Whether you call them voice actors and actresses, or go for seiyu – the Japanese term for the job – there’s one thing we can all agree on; the role tends to be a lot more demanding in Japan than it is in the west, especially so in the world of anime. Take hit music series K-On!for example. When it rocked out on television sets across Japan (and on UK DVD players last year), the show’s voice actresses inadvertently became huge pop stars in the process, literately overnight. Their position as the show’s cast demanded that they also sang the franchise’s theme songs (you can read about it here), and those songs became popular – really popular – and rocketed the seiyu to the top of Japan’s official Oricon charts with the songs that followed.
Manga Entertainment’s latest harem series Sekirei also puts the vocal chords of its seiyu to the test. Its first outing featured several of its talents singing its opening and closing themes. And while the songs didn’t land the voices powering them into the same dizzying levels of pop success as those behind Yui et al., they did manage to get into the top 20 of Japan’s official Oricon charts.
Sekirei: Pure Engagement, the second series of the anime, continues in the same way as its predecessor. Opening theme ‘Hakuyoku no Seiyaku – Pure Engagement’, and closer ‘Onnaji Kimochi’ has the popular voice actresses Saori Hayami (the voice of Musubi), Marina Inoue (Tsukiumi), Kana Hanazawa (Kusano) and Aya Endo (Matsu) back on form, providing the vocals. The combination of their existing fanbases combined with the success of the anime saw the CD single peak at 13 in the charts.
Pinning success on the vocal talents alone would be dismissing the hard work of the composers and arrangers behind the themes. In the case of Sekirei a production company called MONACA was drafted in to supply the music. The outfit was established in 2004 with the aim of filling the entertainment industry (particularly that of video game and anime themes) with deliciously good content. Its name is a pun on that idea; Monaca, if written in kanji, can be read as ‘in the middle of’ but can also refer to a yummy bean-filled Japanese treat popular with kids and adults alike.
Company president, Keiichi Okabe had originally worked heavily with Namco back in the days of the early Tekken and Ace Combat iterations. His connection with the video game giant would continue after forming MONACA, with his team providing music for the likes of Tekken 6, Beautiful Katamari and Ridge Racer 3D. Their involvement in Sekirei was also far from their only dabbling in anime, they were also responsible for the background music of The Disappearance of Haruhi Suzumiya, and themes in High School of the Dead and Lucky Star amongst nearly 100 other titles. So next time you find yourself humming along to a video game or anime song, spare a thought for the composers behind the melodies too, the chances are they’ve penned a number of your favourites without you even realising it.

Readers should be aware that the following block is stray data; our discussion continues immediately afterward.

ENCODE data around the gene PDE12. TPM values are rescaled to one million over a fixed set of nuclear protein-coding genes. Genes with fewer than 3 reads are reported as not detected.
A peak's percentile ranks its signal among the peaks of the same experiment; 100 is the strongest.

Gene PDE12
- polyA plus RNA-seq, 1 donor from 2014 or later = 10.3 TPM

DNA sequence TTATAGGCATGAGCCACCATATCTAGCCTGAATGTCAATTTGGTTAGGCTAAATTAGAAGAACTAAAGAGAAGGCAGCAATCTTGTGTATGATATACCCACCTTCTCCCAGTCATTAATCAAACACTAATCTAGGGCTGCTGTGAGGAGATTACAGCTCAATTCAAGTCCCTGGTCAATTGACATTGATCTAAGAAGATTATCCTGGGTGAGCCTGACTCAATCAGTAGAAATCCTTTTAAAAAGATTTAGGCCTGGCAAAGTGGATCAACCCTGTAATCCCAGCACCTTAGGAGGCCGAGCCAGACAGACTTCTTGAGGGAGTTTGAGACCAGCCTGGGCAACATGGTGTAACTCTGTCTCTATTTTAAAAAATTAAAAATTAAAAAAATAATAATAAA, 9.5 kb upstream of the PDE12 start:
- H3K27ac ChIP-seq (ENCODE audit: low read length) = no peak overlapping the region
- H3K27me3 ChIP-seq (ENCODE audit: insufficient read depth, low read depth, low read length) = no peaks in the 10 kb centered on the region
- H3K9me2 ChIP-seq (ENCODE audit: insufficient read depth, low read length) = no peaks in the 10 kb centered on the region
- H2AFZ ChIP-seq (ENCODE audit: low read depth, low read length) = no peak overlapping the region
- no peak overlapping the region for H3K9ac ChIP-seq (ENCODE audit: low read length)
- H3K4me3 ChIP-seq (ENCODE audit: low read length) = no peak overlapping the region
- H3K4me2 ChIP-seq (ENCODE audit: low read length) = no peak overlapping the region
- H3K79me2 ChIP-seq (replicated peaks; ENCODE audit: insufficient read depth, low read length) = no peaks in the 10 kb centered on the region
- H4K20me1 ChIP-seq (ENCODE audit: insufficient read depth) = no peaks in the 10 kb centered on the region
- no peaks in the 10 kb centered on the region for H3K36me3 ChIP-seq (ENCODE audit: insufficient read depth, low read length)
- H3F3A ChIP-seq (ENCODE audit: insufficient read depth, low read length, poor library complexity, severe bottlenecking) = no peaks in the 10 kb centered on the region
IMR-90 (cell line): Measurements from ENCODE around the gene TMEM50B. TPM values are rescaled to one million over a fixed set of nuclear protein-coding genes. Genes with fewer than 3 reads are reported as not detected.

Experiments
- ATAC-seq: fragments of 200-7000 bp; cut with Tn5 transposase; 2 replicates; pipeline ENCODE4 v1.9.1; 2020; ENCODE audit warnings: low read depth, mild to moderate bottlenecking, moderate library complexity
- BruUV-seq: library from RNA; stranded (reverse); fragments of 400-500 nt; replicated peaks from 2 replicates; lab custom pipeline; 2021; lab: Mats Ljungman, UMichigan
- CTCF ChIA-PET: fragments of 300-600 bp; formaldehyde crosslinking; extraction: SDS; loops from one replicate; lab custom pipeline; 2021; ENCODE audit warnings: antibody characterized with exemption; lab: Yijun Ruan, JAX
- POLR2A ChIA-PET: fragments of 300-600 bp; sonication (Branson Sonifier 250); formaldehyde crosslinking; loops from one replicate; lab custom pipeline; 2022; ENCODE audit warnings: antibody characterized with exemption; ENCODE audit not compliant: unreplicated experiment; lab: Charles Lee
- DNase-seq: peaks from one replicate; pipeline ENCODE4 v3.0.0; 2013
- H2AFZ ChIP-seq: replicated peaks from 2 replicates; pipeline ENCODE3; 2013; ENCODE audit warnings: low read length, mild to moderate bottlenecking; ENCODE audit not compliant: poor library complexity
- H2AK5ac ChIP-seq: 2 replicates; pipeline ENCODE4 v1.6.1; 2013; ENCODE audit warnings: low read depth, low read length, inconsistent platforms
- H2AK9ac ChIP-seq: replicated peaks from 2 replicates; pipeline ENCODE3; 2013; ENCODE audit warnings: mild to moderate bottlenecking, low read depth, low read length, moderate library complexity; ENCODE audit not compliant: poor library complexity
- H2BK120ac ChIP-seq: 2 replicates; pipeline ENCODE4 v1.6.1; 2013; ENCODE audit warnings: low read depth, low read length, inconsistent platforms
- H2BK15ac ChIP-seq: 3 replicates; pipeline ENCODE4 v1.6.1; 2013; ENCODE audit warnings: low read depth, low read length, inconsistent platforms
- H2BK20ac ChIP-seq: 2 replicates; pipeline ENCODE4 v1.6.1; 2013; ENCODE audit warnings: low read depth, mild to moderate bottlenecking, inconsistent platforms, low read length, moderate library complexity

Asian-American animator Monty Oum passed away tragically on the 1st February this year at the age of 33. RWBY (pronounced Ruby, the lead character’s name, but also an acronym of the four lead characters) is his legacy, a fully CG-animated web series that is as close to anime as a series made outside of Japan can be, so much so that Warner Bros Japan have bought it to dub and release locally.
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Necromancy, ten years of NEO, and the carrot of continuations on our 27th podcast
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Together they formed Vivid, the visual kei band responsible for “Blue”, the 14th opening to Bleach, and a band which stopped all activity last month, disappearing just weeks before their track would appear in the latest UK release of Bleach.
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Jasper Sharp runs the numbers on newly-released statistics
The incendiary claims put forward last October by Takeshi Kitano that “the Japanese film industry is going to ruins” seemed to hit a raw nerve with many in the industry and were widely reported in the international press.
Bleach series 13 continues the clash between Soul Society’s Shinigami and Sousuke Aizen’s Arrancar army. It also brings with it a new talent in Japanese pop-rock: miwa. This fresh-faced female, armed with a guitar and an arsenal of upbeat pop-rock songs, provides the series’ twelfth opening theme, ‘chAngE’.